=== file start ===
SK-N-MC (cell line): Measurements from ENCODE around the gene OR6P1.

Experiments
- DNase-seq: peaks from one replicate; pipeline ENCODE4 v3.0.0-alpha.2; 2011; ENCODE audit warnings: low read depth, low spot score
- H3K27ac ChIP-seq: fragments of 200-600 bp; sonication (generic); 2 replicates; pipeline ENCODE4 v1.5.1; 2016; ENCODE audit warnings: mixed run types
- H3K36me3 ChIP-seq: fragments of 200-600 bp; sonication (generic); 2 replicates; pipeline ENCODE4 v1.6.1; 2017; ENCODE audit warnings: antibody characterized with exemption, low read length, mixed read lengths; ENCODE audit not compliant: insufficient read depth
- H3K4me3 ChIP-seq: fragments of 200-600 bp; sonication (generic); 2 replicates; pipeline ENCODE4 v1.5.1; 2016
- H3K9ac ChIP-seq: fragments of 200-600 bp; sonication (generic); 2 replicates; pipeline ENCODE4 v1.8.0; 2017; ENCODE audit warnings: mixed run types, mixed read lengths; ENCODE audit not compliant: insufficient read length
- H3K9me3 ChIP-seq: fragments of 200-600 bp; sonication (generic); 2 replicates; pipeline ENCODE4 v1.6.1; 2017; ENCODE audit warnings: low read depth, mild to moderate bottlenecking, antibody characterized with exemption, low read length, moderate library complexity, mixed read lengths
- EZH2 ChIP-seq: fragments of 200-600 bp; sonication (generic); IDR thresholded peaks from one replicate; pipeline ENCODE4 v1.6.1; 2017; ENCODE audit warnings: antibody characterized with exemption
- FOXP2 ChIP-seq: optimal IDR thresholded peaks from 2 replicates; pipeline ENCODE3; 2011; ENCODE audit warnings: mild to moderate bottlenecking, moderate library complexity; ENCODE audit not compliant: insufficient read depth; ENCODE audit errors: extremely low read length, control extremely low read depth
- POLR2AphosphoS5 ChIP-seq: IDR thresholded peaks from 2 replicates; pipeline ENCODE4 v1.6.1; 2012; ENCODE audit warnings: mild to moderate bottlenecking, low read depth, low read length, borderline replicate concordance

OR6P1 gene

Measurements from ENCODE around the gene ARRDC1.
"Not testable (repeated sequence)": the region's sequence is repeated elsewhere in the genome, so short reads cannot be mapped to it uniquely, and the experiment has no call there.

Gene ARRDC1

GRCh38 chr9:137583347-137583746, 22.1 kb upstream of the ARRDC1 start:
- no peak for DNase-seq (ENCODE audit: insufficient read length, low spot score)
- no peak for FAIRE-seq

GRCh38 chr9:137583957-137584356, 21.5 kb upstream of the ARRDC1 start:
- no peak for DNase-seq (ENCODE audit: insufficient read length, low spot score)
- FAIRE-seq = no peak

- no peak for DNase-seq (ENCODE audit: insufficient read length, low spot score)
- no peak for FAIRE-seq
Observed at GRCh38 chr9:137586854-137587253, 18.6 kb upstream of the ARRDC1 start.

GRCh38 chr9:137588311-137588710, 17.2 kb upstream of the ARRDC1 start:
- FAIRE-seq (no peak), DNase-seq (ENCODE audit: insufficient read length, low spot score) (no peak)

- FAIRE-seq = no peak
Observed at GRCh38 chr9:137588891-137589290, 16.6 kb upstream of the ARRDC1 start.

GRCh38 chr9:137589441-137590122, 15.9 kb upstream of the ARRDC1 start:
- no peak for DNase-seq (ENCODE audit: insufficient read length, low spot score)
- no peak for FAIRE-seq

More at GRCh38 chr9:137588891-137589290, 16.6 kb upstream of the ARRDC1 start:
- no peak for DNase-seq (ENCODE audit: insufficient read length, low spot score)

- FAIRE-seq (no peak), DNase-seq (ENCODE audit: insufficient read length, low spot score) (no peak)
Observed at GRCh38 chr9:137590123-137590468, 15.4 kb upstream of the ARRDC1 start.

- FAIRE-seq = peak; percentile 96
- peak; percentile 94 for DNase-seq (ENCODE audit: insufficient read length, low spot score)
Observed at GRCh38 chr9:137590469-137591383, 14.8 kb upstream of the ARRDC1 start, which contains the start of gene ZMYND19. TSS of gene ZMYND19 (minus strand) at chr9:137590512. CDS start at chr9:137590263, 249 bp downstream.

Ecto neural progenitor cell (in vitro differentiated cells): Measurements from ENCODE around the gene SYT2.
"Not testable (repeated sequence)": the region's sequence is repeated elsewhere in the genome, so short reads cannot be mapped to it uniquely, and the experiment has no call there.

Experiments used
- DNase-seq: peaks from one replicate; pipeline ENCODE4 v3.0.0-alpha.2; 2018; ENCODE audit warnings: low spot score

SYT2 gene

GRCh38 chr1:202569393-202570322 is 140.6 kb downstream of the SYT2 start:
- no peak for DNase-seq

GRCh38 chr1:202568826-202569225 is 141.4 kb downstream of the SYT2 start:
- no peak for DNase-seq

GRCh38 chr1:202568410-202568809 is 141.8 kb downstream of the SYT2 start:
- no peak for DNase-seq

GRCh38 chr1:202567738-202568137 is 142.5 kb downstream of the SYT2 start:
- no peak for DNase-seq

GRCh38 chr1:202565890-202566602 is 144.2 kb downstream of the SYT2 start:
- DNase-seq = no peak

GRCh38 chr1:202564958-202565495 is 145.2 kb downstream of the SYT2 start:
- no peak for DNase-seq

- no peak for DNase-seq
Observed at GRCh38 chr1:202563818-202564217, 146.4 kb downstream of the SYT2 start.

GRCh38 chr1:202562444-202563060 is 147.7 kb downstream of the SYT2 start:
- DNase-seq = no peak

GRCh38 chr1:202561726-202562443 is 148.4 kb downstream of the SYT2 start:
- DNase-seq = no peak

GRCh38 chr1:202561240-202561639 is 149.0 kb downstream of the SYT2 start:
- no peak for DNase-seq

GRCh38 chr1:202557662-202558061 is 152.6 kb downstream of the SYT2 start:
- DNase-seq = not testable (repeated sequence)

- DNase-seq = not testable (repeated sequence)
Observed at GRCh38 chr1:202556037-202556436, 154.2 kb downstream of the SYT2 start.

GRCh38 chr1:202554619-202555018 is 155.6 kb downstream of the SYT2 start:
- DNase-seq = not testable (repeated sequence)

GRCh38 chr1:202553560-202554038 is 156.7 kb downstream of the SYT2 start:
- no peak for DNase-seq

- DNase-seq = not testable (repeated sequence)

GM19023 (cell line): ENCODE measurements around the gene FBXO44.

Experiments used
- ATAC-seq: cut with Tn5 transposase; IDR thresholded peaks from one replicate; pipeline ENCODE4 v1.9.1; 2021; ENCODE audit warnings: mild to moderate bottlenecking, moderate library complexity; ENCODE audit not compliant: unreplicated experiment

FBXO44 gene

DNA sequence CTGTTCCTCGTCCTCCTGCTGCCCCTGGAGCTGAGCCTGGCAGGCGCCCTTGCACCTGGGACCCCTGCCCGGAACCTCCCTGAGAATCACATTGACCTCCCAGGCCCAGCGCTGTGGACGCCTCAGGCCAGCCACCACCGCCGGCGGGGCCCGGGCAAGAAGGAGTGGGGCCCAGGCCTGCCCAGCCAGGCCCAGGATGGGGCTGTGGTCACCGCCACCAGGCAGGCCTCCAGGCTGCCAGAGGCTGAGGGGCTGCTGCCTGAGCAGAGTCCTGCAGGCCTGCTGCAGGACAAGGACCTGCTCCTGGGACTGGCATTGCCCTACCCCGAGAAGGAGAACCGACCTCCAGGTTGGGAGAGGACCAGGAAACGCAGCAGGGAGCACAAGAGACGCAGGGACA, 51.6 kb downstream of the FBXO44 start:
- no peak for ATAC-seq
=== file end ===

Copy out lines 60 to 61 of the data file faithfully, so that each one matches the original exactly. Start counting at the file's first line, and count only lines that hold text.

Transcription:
GRCh38 chr1:202561726-202562443 is 148.4 kb downstream of the SYT2 start:
- DNase-seq = no peak